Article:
Haringey’s newly-formed Labour administration has confirmed that it will abandon its predecessor’s plan to form a joint venture company with a major regeneration specialist with a view to redeveloping council-owned land and increasing housing supply.
In keeping with an election manifesto pledge, the council’s cabinet last night voted not to proceed with forming the Haringey Development Vehicle (HDV), which had been intended to deliver 6,400 new dwellings in Wood Green, Tottenham and Muswell Hill, 40% of them affordable, along with new public amenities and retail space.
A report for the cabinet by council officers said that discontinuing the HDV could reduce or delay new housing supply in the borough, resulting in the council missing targets, losing income and finding it harder to attract private investment to the borough, but new council leader Joseph Ejiofor, writing in the same report, explained that the new administration takes a “different view” from the last one about the HDV’s balance of risks and benefits (see cabinet member introduction, page 28).
The cabinet received a personal deputation from Lendlease Europe chief executive Dan Labbad, in which he stressed Haringey’s urgent need for new homes, recognised that the council “rightly wants to stay in control of public assets and minimise its exposure to risk” and maintained that it is common ground that the council “needs capable partners” if it is secure the housing outcomes it seeks.
Labbad urged the cabinet to delay its decision about the HDV in order to explore other ways in which they might work together. He had previously made the same case in letters to the council and also warned that if the company’s status as “successful bidder” for the HDV contract was removed “we will have no choice but to protect Lendlease’s interests, given our very significant investment over the last two and a half years”. The officers’s report said that under an existing agreement, the council will have to replay Lendlease £520,275.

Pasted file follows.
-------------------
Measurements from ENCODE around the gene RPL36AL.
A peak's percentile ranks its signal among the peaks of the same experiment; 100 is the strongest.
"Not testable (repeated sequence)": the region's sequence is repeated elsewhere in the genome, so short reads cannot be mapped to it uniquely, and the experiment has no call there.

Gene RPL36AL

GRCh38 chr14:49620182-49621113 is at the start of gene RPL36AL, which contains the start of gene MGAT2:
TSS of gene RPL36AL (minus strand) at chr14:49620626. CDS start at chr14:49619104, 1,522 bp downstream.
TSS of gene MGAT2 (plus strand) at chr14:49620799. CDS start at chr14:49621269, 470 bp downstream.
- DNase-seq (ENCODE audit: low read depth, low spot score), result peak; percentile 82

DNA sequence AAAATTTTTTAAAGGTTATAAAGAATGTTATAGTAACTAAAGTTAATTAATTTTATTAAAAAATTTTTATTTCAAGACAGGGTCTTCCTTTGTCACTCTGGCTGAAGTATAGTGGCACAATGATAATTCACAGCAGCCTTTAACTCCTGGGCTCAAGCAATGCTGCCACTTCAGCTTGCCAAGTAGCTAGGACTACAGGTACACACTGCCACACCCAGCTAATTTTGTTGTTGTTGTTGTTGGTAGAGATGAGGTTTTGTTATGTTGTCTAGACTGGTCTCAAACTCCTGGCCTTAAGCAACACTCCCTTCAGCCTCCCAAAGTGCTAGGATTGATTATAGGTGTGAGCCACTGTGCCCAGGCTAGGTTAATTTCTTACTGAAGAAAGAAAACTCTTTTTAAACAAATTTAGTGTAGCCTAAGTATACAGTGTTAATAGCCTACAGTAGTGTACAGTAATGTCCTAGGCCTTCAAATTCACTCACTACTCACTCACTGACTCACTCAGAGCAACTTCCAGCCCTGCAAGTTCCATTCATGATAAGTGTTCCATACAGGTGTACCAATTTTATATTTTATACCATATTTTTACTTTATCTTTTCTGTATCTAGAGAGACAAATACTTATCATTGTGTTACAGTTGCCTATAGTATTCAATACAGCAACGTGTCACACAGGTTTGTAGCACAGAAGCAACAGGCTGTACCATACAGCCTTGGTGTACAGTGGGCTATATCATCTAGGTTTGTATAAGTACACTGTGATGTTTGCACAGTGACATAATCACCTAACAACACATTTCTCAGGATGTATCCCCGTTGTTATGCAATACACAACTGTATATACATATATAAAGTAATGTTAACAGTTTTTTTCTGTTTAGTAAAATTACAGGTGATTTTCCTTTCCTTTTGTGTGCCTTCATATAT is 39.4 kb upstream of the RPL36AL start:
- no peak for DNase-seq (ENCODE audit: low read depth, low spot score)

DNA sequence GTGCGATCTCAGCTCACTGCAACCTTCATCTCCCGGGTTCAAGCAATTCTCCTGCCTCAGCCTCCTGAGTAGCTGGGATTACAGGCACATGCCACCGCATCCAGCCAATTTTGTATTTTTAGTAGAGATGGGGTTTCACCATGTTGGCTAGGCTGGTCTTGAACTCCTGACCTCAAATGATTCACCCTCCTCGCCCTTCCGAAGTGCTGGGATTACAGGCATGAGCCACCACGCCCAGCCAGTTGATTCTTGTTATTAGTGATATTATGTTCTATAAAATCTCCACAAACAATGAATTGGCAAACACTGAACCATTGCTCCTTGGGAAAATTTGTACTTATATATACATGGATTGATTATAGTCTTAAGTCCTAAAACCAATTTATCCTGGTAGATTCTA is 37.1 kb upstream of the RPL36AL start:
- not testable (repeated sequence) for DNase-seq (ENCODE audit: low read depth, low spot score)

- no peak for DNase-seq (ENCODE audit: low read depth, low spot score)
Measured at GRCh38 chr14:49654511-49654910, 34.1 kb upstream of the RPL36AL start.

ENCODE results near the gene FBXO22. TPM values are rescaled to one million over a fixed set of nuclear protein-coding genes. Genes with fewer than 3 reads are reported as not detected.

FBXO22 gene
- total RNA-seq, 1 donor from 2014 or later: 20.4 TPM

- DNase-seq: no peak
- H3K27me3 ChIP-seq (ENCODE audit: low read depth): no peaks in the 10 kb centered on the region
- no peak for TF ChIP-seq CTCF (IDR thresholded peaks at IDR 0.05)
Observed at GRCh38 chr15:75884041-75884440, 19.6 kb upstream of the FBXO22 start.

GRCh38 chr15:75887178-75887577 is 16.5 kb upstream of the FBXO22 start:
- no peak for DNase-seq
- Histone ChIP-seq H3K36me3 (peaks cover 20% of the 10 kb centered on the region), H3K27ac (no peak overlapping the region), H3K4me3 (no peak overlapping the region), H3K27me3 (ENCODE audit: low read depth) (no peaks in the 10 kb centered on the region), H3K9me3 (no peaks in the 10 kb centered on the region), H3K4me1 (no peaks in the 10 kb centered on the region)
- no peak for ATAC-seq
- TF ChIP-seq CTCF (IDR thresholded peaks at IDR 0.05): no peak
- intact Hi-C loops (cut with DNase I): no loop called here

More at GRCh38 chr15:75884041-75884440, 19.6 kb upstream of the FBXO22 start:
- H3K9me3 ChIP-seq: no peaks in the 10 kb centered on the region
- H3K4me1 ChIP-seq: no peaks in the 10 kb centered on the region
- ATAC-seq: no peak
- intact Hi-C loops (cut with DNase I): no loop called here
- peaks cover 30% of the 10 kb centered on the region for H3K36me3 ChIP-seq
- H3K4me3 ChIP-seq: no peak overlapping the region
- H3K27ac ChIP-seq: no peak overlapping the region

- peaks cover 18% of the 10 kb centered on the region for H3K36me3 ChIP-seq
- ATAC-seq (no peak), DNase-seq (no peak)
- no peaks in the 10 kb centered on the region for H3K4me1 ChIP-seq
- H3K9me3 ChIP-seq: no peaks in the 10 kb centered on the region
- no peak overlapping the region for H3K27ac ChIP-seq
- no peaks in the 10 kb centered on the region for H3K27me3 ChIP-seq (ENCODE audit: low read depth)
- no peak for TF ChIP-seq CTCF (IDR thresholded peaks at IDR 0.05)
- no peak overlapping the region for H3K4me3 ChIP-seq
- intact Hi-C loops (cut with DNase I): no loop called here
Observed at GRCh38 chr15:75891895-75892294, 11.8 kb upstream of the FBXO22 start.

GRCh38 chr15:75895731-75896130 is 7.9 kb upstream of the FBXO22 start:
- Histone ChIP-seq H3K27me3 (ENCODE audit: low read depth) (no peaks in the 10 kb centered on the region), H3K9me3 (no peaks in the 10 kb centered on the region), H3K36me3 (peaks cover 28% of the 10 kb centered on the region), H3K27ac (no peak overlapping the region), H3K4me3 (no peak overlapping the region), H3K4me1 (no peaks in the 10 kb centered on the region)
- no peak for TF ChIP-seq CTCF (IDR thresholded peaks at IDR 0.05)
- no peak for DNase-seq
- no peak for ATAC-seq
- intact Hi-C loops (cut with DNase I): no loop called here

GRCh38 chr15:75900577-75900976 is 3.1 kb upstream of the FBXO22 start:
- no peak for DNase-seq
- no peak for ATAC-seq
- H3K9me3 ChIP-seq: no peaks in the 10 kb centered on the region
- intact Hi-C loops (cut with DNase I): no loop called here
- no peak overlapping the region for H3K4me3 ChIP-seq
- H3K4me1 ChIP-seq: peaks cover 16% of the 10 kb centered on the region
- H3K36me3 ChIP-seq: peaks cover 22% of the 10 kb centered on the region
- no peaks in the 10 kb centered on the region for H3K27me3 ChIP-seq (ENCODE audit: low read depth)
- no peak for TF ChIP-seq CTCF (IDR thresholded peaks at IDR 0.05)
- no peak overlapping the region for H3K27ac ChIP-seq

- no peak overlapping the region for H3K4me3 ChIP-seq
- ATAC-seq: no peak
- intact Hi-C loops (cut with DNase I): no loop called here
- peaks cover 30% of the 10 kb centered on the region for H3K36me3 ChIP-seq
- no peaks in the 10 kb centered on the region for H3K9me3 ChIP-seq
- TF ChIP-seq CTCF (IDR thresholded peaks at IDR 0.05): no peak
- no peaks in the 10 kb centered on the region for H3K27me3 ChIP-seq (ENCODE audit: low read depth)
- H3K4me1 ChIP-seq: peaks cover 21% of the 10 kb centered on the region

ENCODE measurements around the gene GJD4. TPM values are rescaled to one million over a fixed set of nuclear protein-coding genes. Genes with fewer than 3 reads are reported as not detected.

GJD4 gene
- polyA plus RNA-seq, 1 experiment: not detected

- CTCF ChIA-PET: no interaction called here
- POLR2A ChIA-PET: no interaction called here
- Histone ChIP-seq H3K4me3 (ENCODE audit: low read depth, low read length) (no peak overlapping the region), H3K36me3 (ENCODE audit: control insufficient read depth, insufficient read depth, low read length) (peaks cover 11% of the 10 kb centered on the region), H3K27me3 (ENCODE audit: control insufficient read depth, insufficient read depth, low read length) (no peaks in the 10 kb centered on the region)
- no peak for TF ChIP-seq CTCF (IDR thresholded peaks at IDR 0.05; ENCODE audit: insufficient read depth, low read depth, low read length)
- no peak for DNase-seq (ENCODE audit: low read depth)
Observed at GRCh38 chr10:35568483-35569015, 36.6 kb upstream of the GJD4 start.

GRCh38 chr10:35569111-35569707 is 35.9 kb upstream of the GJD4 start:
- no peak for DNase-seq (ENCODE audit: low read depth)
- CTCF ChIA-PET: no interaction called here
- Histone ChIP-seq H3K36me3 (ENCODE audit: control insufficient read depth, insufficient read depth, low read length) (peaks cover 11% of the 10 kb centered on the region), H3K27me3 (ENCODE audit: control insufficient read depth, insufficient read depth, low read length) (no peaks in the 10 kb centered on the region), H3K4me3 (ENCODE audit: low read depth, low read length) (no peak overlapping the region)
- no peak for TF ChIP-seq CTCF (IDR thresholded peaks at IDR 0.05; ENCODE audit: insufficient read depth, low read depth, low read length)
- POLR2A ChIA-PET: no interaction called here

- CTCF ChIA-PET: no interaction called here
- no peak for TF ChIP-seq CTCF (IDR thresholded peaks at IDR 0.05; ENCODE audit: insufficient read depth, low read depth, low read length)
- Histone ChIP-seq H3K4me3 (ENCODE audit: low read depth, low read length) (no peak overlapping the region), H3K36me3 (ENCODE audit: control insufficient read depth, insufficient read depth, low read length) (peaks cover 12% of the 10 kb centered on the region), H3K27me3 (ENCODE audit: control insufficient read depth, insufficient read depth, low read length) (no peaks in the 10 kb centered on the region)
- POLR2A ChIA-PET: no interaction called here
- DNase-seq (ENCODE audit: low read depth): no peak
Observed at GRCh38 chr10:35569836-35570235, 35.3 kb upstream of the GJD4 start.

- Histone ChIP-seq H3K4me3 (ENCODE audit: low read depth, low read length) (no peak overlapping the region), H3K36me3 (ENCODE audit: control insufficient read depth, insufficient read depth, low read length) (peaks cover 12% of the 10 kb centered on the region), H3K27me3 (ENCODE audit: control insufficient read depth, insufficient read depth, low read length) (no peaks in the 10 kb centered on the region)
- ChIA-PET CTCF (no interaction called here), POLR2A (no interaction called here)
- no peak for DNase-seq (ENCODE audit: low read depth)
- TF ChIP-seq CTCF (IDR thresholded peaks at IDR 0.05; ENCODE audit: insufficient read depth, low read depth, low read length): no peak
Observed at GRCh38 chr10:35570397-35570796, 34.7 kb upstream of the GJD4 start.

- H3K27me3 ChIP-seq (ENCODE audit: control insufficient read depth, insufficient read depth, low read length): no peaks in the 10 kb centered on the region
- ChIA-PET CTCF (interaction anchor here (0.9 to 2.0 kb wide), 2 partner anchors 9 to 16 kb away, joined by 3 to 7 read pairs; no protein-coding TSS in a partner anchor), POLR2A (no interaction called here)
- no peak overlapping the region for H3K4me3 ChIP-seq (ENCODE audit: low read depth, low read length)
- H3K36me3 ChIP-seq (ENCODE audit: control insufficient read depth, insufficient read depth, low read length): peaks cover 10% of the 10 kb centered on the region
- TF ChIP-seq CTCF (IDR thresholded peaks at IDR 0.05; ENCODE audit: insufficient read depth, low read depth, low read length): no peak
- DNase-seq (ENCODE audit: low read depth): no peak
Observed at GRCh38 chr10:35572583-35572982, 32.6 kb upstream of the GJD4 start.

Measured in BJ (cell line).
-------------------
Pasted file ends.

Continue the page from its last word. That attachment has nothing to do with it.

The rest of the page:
Labbad also said it was unfortunate that the HDV public procurement process prevented Lendlease from engaging with local people. A campaign against the HDV, led by local members of Momentum, the pressure group formed to support the leadership of the Labour Party by Jeremy Corbyn, claims that “the people of Haringey” brought about the collapse of the HDV.
The report to the Haringey cabinet reproduces findings from a five-month consultation of Tottenham residents by the organisation Soundings, conducted in 2013. These included a desire among residents of the Northumberland Park area, which contains a housing estate that would have been redeveloped under the HDV, for improvements to existing housing, more shops and community spaces and a cleaner, safer and more attractive environment (pages 88, 89).
The new Haringey cabinet includes several supporters of Corbyn and members of Momentum, including Ejiofor and his deputy Emine Ibrahim, who is also cabinet member for housing and estate renewal, both of whom hold national positions in the organisation. One local activist anticipated the new Haringey administration being the country’s first “Corbyn Council”. The council intends to set up a house building company based on different model from the HDV. A new report by think tank Centre For London says there is considerable scope for an increase in council-led housebuilding across the capital to be increased.
A webcast of last night’s cabinet meeting can be viewed via here.